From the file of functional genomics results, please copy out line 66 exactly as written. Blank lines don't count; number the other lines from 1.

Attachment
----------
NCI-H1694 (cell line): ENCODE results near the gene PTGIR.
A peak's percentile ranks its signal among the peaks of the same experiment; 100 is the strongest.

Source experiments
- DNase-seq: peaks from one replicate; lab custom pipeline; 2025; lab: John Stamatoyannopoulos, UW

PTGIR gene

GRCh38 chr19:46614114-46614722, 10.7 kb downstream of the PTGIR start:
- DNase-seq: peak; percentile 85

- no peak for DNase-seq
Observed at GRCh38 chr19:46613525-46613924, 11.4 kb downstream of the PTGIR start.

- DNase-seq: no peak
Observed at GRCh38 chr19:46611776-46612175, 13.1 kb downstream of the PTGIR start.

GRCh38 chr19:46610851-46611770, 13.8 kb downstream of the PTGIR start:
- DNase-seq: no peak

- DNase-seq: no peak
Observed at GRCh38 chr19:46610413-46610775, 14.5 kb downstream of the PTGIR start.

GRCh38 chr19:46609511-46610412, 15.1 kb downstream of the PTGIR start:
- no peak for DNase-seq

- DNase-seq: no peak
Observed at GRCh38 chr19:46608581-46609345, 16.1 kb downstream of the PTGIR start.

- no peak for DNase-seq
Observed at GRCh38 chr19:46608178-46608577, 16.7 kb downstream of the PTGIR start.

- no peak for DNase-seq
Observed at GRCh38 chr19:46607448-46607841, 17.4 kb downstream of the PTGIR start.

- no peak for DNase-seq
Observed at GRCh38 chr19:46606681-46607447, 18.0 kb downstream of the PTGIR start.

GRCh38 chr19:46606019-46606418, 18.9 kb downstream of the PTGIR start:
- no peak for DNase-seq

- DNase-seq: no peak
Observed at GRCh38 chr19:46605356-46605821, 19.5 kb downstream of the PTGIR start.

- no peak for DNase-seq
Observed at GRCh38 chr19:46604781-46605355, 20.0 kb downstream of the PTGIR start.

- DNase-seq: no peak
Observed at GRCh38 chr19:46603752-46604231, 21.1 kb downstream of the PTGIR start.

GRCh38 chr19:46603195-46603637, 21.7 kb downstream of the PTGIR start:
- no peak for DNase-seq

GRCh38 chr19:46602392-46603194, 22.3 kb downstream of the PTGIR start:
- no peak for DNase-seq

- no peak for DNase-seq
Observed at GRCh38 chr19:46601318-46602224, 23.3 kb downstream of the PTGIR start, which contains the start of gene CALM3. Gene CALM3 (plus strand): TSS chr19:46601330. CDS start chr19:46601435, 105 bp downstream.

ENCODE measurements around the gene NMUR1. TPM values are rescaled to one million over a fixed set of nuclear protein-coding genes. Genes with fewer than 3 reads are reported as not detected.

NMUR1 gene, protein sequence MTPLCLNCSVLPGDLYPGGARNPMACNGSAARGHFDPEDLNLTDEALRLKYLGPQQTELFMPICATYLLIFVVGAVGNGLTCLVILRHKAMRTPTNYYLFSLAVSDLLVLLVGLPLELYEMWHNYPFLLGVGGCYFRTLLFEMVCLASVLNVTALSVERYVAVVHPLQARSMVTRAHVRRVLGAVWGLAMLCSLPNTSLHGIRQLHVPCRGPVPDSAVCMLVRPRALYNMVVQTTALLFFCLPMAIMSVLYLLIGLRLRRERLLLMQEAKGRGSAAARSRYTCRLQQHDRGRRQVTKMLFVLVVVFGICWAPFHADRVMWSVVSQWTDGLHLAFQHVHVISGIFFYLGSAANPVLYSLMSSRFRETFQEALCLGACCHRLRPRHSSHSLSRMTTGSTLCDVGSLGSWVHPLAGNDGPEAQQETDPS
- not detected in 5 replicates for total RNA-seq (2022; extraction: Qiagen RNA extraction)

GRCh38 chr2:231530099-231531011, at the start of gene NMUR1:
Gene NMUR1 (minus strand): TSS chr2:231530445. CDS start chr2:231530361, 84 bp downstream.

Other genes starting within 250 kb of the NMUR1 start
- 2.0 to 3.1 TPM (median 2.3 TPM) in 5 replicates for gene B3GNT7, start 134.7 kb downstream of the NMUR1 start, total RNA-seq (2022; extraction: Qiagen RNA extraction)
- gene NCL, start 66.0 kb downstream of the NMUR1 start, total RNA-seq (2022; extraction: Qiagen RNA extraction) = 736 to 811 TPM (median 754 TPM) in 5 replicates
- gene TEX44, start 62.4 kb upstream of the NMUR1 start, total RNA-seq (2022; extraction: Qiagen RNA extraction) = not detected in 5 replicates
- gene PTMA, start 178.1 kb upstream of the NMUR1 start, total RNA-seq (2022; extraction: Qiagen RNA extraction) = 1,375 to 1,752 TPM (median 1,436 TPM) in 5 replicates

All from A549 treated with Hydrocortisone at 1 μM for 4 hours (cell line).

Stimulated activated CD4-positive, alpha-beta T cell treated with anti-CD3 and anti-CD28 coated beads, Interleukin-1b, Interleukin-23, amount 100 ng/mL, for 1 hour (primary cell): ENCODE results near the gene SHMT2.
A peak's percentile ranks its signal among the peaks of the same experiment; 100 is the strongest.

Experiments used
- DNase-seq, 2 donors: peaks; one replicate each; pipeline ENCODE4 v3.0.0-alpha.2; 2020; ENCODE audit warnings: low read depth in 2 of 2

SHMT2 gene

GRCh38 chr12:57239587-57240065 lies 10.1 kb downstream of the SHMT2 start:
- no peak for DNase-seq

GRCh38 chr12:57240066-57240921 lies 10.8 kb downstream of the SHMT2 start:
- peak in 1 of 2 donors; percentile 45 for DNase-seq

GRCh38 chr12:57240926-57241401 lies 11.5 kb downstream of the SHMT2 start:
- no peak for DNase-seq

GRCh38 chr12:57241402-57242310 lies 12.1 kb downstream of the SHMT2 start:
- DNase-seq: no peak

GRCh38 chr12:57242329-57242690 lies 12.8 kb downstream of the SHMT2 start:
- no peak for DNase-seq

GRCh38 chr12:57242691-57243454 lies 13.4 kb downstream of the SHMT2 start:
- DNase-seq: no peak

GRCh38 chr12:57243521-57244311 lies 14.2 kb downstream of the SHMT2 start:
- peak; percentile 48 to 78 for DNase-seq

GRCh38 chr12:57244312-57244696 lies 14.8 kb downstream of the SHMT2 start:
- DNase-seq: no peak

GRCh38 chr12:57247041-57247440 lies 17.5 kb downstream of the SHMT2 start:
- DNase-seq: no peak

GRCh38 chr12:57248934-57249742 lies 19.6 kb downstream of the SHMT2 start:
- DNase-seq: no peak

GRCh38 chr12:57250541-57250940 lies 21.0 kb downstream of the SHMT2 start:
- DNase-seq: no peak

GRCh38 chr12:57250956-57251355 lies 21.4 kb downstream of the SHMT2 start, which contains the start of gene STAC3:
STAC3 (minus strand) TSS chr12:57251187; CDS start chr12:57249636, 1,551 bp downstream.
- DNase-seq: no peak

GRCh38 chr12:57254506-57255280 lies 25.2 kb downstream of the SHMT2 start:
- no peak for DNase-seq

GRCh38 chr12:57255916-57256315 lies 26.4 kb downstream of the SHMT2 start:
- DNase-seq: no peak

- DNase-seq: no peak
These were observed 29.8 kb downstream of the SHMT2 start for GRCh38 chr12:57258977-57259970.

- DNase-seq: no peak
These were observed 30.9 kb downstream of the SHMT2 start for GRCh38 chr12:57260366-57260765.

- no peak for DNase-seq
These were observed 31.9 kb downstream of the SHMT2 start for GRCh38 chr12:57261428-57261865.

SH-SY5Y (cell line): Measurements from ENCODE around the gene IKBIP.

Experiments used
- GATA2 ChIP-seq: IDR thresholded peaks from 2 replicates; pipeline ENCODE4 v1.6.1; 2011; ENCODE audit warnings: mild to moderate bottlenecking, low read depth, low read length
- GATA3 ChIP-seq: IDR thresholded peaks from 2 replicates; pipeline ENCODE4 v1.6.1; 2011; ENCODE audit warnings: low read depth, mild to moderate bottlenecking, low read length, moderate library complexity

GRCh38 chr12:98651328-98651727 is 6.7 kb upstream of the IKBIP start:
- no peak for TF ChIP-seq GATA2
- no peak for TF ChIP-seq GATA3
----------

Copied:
GRCh38 chr12:57242691-57243454 lies 13.4 kb downstream of the SHMT2 start: